Live imaging reveals neutrophils distracted away from wounds due to competing signals from adjacent pre-neoplastic cellsA, A’ Five-days post-fertilisation larva illustrating the region of flank where we image and wound (A). Wounds (yellow circle) are made in the centre of the flank just above the cloaca (arrow) in all larval experiments (A’).B–B’’ Stills from a time-lapse movie of a larva with RasG12VeGFP pre-neoplastic cell clones but no wound.C–C’’’ Equivalent time-lapse stills of a control, laser-wounded larva with no pre-neoplastic cell clones at 90 min post-wounding (wound indicated with yellow dotted line).D–D’’’ Stills from a time-lapse movie of a larva with RasG12VeGFP pre-neoplastic cell clones (green), again wounded 90 min before.E Graph comparing the number of LysC:dsRed+ neutrophils recruited over a 2-h period to the equivalent flank region of unwounded RasG12VeGFP larvae (n = 11), versus wounded WT larvae (n = 3), wounded RasG12VeGFP larvae (n = 5) and wounded RasG12VeGFP larvae treated with DPI inhibitor (n = 7). ***P ≤ 0.001.F Graph comparing the percentage of Ras+ pre-neoplastic cells that receive contacts with neutrophils during the 2-h period of the movie in unwounded (n = 11) versus wounded (n = 5) larvae. ***P ≤ 0.001.G–J Unwounded WT sibling; LysC:dsRed+ larva (n = 10 per time point) for comparison of clone growth with (H) laser-wounded WT sibling: LysC:dsRed+ larva (n = 15 per time point), (I) unwounded Ras+; LysC:dsRed+ larvae (n = 15 per time point) and (J) laser-wounded Ras+; LysC:dsRed+ (n = 20 per time point). Larvae were harvested and fixed between 3 dpf and 7 dpf (i.e. between 3 and 96 h post-wounding), and stained with anti-L-plastin and anti-RFP antibodies to distinguish neutrophils (yellow) and macrophages (red).K–N Graphs showing the numbers of neutrophils and macrophages in the flanks of unwounded WT siblings (K), unwounded Ras+ larvae (L), wounded WT siblings (M) and wounded Ras+ larvae (N).O–Q Graphs indicating the total number of innate immune cells (O), macrophages (P) and neutrophils (Q) recruited over time in wounded and unwounded WT and unwounded and wounded Ras+ larvae.R Graph showing the number of pre-neoplastic cells receiving contact by immune cells in unwounded/wounded larvae over time (P = 0.0052 for 5 days post-wound).Data information: In (K–R) x-axes denote time post-wound (h). All scale bars represent 50 μm. (B, C and D) show stills of the time-lapse movie; (C’ and D’) show tracks of five immune cells as they migrate after entering the wound; (B’’, C’’ and D’’) show the footprints of all LysC:dsRed immune cells throughout the movie. (C’’’ and D’’’) illustrate the migration of neutrophils from when they enter the centre of the wound. All graphs display mean ± SEM.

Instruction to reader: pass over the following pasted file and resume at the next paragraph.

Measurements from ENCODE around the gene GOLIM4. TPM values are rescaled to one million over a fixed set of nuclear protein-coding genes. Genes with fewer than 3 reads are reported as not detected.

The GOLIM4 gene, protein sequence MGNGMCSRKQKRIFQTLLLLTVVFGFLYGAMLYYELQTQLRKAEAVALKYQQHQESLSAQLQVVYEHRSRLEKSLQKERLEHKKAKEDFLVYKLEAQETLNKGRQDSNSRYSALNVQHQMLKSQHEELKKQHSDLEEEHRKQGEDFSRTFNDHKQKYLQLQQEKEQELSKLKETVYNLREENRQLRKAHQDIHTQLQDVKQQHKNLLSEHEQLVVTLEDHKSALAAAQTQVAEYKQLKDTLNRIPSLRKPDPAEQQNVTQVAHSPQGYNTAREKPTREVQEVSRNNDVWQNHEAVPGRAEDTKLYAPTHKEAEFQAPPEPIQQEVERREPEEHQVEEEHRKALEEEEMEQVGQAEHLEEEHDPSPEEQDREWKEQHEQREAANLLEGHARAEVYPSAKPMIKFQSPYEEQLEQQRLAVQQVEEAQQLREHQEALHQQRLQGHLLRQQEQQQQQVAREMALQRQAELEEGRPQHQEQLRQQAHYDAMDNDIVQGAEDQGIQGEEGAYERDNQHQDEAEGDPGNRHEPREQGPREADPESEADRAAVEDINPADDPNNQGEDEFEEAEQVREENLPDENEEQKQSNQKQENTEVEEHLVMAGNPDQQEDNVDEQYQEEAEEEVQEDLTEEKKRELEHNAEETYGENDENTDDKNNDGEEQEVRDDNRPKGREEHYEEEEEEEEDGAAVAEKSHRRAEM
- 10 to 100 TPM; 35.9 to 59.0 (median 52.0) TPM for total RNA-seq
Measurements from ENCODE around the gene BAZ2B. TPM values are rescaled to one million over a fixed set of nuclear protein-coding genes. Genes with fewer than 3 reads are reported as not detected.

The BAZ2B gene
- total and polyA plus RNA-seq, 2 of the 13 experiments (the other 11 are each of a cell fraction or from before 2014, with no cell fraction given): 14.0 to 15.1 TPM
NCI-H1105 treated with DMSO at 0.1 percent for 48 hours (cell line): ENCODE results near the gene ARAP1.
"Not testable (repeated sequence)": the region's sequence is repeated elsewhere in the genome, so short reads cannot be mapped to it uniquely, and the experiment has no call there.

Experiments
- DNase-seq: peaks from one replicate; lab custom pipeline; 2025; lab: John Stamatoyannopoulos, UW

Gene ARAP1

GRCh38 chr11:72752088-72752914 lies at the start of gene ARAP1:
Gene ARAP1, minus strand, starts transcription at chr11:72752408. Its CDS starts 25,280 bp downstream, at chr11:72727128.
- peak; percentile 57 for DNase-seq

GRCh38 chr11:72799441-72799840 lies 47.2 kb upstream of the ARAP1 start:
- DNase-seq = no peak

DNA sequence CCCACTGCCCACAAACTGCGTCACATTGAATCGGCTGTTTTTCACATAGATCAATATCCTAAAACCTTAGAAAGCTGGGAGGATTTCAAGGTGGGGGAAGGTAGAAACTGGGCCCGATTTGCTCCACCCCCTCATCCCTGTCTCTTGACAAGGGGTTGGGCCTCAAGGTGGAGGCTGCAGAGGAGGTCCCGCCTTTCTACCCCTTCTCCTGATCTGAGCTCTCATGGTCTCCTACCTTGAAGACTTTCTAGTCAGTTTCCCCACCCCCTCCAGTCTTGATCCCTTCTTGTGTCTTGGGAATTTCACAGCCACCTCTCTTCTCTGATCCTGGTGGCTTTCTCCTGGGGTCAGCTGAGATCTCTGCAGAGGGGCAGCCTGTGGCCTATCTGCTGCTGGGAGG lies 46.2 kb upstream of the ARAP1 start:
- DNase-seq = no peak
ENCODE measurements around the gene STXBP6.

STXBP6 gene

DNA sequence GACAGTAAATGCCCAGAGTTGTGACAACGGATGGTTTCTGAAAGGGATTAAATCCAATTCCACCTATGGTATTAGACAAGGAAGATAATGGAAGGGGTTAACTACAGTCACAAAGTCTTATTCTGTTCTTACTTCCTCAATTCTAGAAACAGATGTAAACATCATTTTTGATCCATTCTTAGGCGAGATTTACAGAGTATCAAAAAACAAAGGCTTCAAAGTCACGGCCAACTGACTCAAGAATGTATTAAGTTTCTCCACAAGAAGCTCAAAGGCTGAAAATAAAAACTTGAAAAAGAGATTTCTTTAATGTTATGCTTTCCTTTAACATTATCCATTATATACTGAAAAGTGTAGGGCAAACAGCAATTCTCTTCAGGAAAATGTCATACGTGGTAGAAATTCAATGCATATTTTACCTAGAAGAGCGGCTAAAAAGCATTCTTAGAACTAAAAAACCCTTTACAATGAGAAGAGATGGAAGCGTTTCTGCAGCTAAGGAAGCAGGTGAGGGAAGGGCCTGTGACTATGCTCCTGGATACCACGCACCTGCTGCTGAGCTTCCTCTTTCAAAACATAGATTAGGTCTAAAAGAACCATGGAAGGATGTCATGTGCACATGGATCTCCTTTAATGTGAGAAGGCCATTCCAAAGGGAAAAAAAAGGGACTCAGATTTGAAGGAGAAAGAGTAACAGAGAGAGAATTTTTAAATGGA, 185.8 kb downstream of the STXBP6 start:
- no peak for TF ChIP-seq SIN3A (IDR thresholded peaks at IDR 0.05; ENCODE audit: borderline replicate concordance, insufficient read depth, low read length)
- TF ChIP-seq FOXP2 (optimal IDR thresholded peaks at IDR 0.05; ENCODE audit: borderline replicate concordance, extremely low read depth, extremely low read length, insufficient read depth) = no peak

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fig02: Live imaging reveals neutrophils distracted away from wounds due to competing signals from adjacent pre-neoplastic cellsA, A’ Five-days post-fertilisation larva illustrating the region of flank where we image and wound (A). Wounds (yellow circle) are made in the centre of the flank just above the cloaca (arrow) in all larval experiments (A’).B–B’’ Stills from a time-lapse movie of a larva with RasG12VeGFP pre-neoplastic cell clones but no wound.C–C’’’ Equivalent time-lapse stills of a control, laser-wounded larva with no pre-neoplastic cell clones at 90 min post-wounding (wound indicated with yellow dotted line).D–D’’’ Stills from a time-lapse movie of a larva with RasG12VeGFP pre-neoplastic cell clones (green), again wounded 90 min before.E Graph comparing the number of LysC:dsRed+ neutrophils recruited over a 2-h period to the equivalent flank region of unwounded RasG12VeGFP larvae (n = 11), versus wounded WT larvae (n = 3), wounded RasG12VeGFP larvae (n = 5) and wounded RasG12VeGFP larvae treated with DPI inhibitor (n = 7). ***P ≤ 0.001.F Graph comparing the percentage of Ras+ pre-neoplastic cells that receive contacts with neutrophils during the 2-h period of the movie in unwounded (n = 11) versus wounded (n = 5) larvae. ***P ≤ 0.001.G–J Unwounded WT sibling; LysC:dsRed+ larva (n = 10 per time point) for comparison of clone growth with (H) laser-wounded WT sibling: LysC:dsRed+ larva (n = 15 per time point), (I) unwounded Ras+; LysC:dsRed+ larvae (n = 15 per time point) and (J) laser-wounded Ras+; LysC:dsRed+ (n = 20 per time point). Larvae were harvested and fixed between 3 dpf and 7 dpf (i.e. between 3 and 96 h post-wounding), and stained with anti-L-plastin and anti-RFP antibodies to distinguish neutrophils (yellow) and macrophages (red).K–N Graphs showing the numbers of neutrophils and macrophages in the flanks of unwounded WT siblings (K), unwounded Ras+ larvae (L), wounded WT siblings (M) and wounded Ras+ larvae (N).O–Q Graphs indicating the total number of innate immune cells (O), macrophages (P) and neutrophils (Q) recruited over time in wounded and unwounded WT and unwounded and wounded Ras+ larvae.R Graph showing the number of pre-neoplastic cells receiving contact by immune cells in unwounded/wounded larvae over time (P = 0.0052 for 5 days post-wound).Data information: In (K–R) x-axes denote time post-wound (h). All scale bars represent 50 μm. (B, C and D) show stills of the time-lapse movie; (C’ and D’) show tracks of five immune cells as they migrate after entering the wound; (B’’, C’’ and D’’) show the footprints of all LysC:dsRed immune cells throughout the movie. (C’’’ and D’’’) illustrate the migration of neutrophils from when they enter the centre of the wound. All graphs display mean ± SEM.